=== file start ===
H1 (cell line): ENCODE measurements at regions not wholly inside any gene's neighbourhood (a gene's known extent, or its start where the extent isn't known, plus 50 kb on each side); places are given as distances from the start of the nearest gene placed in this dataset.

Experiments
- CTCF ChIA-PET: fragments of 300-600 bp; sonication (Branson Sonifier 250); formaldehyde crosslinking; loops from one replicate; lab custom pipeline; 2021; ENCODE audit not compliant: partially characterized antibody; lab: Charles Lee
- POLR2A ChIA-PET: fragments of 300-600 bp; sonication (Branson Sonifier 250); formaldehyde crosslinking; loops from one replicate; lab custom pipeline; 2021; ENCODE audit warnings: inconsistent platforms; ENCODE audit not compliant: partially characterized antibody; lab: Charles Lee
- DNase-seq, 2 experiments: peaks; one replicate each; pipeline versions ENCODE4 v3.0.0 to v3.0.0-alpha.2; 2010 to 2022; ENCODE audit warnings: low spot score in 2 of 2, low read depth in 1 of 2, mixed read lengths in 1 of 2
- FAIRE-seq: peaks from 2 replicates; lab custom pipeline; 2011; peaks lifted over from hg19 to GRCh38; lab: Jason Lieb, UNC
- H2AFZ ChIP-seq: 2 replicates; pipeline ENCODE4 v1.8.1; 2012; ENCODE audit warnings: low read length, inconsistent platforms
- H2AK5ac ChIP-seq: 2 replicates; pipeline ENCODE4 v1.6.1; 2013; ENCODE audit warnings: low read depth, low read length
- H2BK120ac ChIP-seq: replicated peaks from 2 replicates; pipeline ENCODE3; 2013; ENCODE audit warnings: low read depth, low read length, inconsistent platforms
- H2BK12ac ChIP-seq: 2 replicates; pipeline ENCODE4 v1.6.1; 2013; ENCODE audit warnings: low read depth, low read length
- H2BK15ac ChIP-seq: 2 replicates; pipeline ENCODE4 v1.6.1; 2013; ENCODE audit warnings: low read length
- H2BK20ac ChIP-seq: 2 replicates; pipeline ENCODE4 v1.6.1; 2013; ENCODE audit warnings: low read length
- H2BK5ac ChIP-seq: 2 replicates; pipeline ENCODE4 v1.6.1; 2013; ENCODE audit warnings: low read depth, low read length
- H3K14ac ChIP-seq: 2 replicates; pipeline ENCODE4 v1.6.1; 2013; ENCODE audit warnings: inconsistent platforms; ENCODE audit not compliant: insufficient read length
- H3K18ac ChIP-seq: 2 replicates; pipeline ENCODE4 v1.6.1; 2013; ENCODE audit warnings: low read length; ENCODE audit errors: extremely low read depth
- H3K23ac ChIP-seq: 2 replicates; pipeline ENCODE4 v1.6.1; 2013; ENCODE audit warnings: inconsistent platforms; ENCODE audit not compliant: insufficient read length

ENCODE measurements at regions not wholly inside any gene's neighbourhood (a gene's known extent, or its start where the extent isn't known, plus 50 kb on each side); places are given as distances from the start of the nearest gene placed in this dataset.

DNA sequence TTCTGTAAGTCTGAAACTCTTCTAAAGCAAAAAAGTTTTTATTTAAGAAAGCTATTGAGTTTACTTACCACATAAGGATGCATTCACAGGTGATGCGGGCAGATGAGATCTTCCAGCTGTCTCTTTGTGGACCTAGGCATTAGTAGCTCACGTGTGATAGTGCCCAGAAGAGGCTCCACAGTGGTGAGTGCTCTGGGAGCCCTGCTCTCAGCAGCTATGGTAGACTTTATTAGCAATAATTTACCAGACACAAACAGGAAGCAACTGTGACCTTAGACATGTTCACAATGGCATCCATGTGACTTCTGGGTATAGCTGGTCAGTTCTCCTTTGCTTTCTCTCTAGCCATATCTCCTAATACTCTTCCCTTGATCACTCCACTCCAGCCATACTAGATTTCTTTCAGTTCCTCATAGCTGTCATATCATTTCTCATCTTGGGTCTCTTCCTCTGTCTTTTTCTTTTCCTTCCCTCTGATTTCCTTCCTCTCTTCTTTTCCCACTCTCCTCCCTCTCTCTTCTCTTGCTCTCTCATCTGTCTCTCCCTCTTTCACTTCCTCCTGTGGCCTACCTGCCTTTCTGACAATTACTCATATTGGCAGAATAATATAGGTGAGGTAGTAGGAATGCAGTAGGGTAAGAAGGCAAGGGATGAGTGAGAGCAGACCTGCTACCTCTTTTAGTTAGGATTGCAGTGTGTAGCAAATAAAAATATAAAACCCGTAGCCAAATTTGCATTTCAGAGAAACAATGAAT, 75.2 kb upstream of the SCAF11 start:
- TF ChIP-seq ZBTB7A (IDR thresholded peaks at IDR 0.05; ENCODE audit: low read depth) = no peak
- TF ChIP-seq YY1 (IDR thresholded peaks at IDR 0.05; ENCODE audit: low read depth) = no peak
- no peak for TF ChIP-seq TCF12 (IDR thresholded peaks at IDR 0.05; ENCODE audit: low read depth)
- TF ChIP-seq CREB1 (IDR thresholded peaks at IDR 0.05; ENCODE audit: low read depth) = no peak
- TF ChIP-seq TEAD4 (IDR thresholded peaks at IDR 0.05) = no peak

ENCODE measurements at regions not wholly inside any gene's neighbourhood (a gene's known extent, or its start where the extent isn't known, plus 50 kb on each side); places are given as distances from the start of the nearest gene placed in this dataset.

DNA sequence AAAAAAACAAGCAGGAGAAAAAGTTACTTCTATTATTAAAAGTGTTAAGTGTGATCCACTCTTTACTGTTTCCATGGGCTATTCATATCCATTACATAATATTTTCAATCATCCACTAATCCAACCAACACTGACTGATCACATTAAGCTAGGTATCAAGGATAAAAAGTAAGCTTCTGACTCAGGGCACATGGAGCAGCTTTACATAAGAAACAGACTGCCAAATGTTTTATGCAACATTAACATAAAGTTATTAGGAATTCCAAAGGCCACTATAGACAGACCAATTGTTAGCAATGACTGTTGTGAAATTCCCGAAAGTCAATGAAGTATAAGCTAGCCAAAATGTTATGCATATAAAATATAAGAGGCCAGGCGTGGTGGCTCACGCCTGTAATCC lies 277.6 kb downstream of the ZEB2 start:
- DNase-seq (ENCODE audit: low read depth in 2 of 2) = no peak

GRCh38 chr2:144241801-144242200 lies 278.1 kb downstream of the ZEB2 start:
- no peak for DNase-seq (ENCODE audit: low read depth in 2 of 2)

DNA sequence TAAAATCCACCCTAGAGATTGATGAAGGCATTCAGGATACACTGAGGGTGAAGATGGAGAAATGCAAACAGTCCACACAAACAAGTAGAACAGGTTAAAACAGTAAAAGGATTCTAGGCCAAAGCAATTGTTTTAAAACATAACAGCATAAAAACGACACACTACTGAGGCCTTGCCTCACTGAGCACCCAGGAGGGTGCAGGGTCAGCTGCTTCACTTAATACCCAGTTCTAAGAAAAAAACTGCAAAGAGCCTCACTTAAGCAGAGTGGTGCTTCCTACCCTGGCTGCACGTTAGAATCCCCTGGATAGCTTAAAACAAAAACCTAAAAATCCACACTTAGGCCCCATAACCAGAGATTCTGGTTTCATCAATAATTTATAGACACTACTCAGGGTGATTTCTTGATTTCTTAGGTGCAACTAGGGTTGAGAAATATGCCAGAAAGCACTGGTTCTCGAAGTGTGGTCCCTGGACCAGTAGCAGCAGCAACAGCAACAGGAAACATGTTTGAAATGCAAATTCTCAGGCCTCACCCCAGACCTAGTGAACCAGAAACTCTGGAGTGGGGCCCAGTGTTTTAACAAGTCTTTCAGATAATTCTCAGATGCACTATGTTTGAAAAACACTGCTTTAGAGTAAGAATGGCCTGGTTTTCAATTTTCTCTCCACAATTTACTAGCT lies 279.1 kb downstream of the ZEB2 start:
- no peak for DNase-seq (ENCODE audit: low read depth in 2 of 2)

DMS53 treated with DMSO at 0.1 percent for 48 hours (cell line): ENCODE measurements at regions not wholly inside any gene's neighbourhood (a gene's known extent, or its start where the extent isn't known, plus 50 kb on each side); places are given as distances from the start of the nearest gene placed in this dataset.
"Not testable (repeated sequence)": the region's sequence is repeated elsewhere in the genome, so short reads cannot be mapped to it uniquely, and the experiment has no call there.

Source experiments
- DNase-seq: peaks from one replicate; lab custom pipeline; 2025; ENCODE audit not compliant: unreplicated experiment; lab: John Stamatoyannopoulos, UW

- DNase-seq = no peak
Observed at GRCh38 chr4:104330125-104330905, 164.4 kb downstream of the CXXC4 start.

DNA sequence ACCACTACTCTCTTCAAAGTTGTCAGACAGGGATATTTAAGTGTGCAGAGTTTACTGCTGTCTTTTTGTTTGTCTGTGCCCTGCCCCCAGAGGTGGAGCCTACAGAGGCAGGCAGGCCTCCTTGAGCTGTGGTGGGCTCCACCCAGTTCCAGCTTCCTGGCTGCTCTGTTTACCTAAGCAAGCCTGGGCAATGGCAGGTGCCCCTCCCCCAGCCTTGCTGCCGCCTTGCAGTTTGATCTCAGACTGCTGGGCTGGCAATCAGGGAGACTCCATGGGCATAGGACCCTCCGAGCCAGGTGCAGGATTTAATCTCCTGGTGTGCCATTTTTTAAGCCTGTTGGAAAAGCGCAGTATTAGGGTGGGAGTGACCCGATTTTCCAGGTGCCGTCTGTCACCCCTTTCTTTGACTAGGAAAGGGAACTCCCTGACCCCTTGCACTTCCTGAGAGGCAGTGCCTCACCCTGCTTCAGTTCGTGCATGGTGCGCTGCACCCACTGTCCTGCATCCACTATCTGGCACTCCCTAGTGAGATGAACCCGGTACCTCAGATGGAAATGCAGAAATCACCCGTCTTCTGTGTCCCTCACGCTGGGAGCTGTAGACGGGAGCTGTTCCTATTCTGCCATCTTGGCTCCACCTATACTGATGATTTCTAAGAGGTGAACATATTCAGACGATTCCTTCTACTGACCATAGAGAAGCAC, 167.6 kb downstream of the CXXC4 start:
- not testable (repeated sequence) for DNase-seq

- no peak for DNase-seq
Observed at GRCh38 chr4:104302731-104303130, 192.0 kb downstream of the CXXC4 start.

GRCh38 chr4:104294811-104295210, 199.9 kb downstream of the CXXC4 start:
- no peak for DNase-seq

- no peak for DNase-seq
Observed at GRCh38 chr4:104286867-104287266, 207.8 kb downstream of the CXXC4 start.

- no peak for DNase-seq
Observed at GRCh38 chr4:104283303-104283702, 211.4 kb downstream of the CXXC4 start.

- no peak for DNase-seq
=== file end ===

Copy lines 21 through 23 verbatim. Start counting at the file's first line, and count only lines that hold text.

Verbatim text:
- no peak for TF ChIP-seq TCF12 (IDR thresholded peaks at IDR 0.05; ENCODE audit: low read depth)
- TF ChIP-seq CREB1 (IDR thresholded peaks at IDR 0.05; ENCODE audit: low read depth) = no peak
- TF ChIP-seq TEAD4 (IDR thresholded peaks at IDR 0.05) = no peak